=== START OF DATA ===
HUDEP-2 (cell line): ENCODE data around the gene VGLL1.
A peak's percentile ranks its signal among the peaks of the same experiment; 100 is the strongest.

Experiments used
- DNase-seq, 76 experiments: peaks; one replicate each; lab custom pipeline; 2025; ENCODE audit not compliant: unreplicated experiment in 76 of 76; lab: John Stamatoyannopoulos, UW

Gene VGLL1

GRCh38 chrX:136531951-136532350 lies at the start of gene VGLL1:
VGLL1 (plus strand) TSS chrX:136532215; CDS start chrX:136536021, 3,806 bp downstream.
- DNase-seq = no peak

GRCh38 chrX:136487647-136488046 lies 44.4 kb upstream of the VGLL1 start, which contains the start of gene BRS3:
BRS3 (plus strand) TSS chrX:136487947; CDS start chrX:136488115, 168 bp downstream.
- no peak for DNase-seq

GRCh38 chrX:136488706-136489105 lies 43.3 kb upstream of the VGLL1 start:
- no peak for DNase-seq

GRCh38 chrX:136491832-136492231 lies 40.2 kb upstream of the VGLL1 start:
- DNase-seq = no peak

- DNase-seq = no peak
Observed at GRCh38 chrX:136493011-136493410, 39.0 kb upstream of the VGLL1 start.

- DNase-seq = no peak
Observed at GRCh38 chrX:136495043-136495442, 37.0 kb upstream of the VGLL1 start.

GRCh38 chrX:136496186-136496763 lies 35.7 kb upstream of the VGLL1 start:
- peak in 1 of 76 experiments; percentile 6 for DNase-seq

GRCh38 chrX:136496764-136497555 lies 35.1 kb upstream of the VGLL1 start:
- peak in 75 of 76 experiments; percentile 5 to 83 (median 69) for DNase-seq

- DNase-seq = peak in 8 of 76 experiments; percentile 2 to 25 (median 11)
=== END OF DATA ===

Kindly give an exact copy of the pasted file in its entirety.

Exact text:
HUDEP-2 (cell line): ENCODE data around the gene VGLL1.
A peak's percentile ranks its signal among the peaks of the same experiment; 100 is the strongest.

Experiments used
- DNase-seq, 76 experiments: peaks; one replicate each; lab custom pipeline; 2025; ENCODE audit not compliant: unreplicated experiment in 76 of 76; lab: John Stamatoyannopoulos, UW

Gene VGLL1

GRCh38 chrX:136531951-136532350 lies at the start of gene VGLL1:
VGLL1 (plus strand) TSS chrX:136532215; CDS start chrX:136536021, 3,806 bp downstream.
- DNase-seq = no peak

GRCh38 chrX:136487647-136488046 lies 44.4 kb upstream of the VGLL1 start, which contains the start of gene BRS3:
BRS3 (plus strand) TSS chrX:136487947; CDS start chrX:136488115, 168 bp downstream.
- no peak for DNase-seq

GRCh38 chrX:136488706-136489105 lies 43.3 kb upstream of the VGLL1 start:
- no peak for DNase-seq

GRCh38 chrX:136491832-136492231 lies 40.2 kb upstream of the VGLL1 start:
- DNase-seq = no peak

- DNase-seq = no peak
Observed at GRCh38 chrX:136493011-136493410, 39.0 kb upstream of the VGLL1 start.

- DNase-seq = no peak
Observed at GRCh38 chrX:136495043-136495442, 37.0 kb upstream of the VGLL1 start.

GRCh38 chrX:136496186-136496763 lies 35.7 kb upstream of the VGLL1 start:
- peak in 1 of 76 experiments; percentile 6 for DNase-seq

GRCh38 chrX:136496764-136497555 lies 35.1 kb upstream of the VGLL1 start:
- peak in 75 of 76 experiments; percentile 5 to 83 (median 69) for DNase-seq

- DNase-seq = peak in 8 of 76 experiments; percentile 2 to 25 (median 11)